These rapid extraditions do not reflect well on the rule of law in South Eastern Europe. They demonstrate the extent to which executive power tends to override individual and human rights, especially when a high-priority issue like relations with Turkey is at stake. The extraditions reveal that despite of the EU’s efforts to reform power structures in the Balkans, true power still lies with the executive and security services. This is especially true for Bulgaria, which as a full EU member might have been expected to better resist Turkish demands.

This has worrying implications for organizations and businesses operating in South-Eastern Europe. While Turkey’s pursuit of Gülenists may have little effect on most people and business, it is deeply unsettling that the politics of another country – especially one with such an authoritarian regime as Turkey – can make themselves felt so quickly and easily across borders. The effect is especially highlighted in this case as it was precisely Gülen’s previous closeness to Erdoğan that allowed the development of his network in the Balkans, which then became anathema to the Turkish leadership. Previously lawful, registered employees of private schools and other institutions suddenly became suspected terrorists, and their host countries fell into line with Turkey’s policy reversal.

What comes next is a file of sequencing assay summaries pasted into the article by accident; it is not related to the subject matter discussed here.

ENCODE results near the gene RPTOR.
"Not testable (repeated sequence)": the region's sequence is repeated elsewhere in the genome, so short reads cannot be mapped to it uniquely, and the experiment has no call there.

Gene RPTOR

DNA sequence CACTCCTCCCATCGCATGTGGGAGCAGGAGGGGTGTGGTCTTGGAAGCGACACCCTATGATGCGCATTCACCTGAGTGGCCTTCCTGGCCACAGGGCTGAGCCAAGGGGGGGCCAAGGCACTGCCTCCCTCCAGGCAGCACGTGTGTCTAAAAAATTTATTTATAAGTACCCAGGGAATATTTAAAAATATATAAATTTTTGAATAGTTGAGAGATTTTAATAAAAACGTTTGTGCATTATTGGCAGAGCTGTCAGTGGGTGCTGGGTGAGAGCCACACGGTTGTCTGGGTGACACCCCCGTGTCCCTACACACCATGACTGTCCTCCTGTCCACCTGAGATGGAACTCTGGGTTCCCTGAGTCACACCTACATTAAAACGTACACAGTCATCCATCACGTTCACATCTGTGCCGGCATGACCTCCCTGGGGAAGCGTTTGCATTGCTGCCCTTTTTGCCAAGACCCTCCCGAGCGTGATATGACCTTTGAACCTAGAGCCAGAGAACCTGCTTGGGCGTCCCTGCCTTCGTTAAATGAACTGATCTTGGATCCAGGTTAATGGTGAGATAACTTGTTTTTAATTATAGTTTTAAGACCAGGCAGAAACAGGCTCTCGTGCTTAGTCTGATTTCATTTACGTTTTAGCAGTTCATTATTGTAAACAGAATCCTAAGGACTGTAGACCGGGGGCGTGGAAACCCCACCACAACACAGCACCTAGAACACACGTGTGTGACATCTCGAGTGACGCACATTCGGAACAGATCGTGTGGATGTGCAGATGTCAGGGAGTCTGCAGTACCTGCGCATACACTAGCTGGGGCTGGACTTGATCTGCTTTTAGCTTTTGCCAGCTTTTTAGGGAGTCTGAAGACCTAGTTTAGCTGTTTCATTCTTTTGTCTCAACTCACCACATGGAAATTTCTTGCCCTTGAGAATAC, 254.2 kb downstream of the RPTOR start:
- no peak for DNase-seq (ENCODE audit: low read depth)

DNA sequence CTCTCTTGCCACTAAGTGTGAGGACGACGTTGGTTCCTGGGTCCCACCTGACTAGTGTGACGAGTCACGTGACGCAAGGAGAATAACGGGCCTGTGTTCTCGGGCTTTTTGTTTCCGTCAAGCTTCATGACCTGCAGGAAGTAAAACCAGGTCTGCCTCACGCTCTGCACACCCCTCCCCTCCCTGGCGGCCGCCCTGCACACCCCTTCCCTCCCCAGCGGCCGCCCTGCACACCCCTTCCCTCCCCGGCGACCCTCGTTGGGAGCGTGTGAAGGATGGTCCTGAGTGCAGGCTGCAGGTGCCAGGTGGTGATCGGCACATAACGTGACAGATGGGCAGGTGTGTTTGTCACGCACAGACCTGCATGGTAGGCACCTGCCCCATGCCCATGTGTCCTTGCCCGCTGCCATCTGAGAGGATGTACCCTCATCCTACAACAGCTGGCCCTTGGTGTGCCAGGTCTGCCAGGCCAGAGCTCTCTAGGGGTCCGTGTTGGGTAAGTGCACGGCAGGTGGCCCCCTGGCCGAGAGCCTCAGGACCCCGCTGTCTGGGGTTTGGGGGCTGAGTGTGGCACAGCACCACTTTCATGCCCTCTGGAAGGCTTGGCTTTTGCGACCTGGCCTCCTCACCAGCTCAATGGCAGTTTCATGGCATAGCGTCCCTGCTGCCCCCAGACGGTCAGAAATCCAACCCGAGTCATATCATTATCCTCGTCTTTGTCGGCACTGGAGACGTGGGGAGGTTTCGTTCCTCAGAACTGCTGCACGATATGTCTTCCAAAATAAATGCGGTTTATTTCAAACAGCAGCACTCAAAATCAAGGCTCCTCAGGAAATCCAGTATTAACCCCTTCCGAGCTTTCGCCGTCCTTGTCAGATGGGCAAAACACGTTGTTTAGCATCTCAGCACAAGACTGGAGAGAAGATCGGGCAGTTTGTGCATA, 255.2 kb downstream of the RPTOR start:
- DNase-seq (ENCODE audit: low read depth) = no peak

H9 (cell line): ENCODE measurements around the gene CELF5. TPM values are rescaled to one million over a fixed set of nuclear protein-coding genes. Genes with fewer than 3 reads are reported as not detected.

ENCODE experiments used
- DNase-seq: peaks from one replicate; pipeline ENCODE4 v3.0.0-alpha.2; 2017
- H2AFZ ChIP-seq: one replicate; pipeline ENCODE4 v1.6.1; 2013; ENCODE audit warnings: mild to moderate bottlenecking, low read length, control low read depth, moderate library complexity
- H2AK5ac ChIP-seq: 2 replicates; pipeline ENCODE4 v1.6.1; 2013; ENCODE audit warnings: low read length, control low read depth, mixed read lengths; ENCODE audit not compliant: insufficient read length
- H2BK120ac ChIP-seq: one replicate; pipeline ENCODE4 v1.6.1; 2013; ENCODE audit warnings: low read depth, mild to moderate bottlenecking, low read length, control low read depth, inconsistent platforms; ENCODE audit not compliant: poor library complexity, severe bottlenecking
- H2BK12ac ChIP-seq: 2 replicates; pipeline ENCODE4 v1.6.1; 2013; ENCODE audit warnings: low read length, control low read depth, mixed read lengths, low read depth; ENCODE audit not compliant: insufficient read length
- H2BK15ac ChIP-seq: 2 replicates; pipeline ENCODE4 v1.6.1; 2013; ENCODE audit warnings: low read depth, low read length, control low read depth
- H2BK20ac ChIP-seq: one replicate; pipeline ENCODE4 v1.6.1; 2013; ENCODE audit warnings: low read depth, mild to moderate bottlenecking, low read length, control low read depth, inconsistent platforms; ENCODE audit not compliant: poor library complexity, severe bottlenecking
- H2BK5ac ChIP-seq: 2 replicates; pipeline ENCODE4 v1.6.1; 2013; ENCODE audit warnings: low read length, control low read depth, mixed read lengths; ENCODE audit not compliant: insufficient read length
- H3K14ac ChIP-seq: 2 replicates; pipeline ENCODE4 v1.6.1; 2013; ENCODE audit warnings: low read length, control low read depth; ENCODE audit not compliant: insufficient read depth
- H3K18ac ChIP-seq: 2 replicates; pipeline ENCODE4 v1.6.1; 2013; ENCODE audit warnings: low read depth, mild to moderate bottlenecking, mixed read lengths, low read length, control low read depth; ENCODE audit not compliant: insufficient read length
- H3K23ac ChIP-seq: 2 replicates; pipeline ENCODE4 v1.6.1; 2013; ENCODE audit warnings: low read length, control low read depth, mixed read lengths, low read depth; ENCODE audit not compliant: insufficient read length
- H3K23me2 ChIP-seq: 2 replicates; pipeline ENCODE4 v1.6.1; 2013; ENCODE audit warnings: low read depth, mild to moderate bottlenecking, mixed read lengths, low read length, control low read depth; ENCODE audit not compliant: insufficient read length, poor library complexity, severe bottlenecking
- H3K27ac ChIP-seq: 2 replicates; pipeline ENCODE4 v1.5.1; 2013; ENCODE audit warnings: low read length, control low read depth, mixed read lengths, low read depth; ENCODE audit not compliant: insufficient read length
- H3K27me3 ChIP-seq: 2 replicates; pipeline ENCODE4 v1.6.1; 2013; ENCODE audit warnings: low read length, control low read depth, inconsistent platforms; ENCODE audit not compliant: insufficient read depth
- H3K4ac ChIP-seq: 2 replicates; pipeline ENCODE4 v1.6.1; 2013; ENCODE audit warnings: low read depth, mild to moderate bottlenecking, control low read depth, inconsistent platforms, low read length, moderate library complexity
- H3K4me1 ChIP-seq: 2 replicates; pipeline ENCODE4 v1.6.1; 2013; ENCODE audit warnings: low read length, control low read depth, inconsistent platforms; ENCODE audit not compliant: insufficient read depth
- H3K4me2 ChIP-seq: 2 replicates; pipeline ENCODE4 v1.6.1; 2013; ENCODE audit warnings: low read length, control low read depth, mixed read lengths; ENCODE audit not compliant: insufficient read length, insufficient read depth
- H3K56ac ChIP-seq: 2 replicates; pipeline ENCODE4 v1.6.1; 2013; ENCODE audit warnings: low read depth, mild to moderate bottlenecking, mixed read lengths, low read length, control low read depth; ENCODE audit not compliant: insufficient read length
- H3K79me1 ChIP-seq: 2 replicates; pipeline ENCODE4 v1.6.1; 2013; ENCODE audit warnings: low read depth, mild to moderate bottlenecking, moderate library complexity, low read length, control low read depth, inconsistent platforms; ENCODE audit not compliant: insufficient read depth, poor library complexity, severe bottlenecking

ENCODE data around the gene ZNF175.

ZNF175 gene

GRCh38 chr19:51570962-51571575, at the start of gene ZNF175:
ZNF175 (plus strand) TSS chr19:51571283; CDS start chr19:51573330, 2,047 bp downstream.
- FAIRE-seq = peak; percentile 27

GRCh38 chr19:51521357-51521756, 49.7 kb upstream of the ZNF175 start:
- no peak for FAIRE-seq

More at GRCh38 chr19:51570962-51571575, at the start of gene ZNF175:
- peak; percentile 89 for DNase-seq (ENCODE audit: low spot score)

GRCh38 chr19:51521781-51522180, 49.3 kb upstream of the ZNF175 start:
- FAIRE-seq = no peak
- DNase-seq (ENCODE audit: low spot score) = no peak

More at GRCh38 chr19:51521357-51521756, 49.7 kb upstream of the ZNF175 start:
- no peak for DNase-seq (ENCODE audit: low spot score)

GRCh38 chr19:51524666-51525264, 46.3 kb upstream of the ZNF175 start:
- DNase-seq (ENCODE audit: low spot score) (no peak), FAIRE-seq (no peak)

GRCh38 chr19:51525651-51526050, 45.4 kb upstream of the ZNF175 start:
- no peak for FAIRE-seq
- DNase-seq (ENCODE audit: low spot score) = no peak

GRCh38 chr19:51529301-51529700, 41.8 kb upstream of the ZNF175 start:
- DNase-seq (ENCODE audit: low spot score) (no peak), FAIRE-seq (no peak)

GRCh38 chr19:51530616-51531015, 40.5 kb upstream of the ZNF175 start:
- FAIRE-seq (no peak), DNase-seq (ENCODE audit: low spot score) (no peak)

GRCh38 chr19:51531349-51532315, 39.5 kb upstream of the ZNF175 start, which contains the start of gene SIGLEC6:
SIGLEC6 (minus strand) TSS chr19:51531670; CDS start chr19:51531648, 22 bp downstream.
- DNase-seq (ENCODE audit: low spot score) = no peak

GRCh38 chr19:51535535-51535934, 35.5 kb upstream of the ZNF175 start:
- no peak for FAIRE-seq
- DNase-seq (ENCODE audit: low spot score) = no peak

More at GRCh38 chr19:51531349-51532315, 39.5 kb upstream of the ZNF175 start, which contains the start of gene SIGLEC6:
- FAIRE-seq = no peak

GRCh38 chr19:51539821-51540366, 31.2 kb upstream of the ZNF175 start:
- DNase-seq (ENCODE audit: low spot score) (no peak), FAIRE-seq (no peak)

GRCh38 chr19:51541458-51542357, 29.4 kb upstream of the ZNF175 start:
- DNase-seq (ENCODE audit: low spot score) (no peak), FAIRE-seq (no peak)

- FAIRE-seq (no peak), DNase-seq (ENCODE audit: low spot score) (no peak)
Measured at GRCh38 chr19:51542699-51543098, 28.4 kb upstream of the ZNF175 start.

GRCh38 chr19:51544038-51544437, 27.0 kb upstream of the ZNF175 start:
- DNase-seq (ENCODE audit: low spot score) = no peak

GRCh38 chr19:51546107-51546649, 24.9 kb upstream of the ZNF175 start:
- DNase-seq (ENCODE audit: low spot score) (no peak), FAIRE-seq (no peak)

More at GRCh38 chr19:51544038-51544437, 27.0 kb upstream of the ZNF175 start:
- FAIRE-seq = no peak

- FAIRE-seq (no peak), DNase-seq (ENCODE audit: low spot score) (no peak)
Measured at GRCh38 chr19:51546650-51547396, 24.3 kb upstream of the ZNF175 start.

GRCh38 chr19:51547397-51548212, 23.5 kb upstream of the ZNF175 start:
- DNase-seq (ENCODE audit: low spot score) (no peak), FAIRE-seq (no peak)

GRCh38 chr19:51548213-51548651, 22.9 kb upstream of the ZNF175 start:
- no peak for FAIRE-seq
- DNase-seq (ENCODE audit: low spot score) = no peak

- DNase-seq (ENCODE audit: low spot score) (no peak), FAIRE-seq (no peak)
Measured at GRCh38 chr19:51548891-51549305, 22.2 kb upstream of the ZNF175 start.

One reason why so many world powers – such as Russia, China, Turkey, and the EU – compete in this region is precisely because it is so susceptible to foreign influence. Foreign regimes can get a big rewards at little cost. In this case, Erdoğan is able to impress on Gülenists all over the world that Turkey’s hunt for them is global, and is frequently successful. Foreign interference will continue in the medium-term, potentially causing instability in the region as different regimes compete for greater influence.

Categories: Europe, Politics

About Author

Luke Bacigalupo

Luke Bacigalupo is a political analyst currently based in Belgrade, Serbia. He holds degrees in South Eastern European Studies and Modern History from the University of Belgrade and the University of Oxford, respectively. He has previously worked as a political reporter at the Office of the EU Special Representative in Kosovo and at UNDP in Serbia.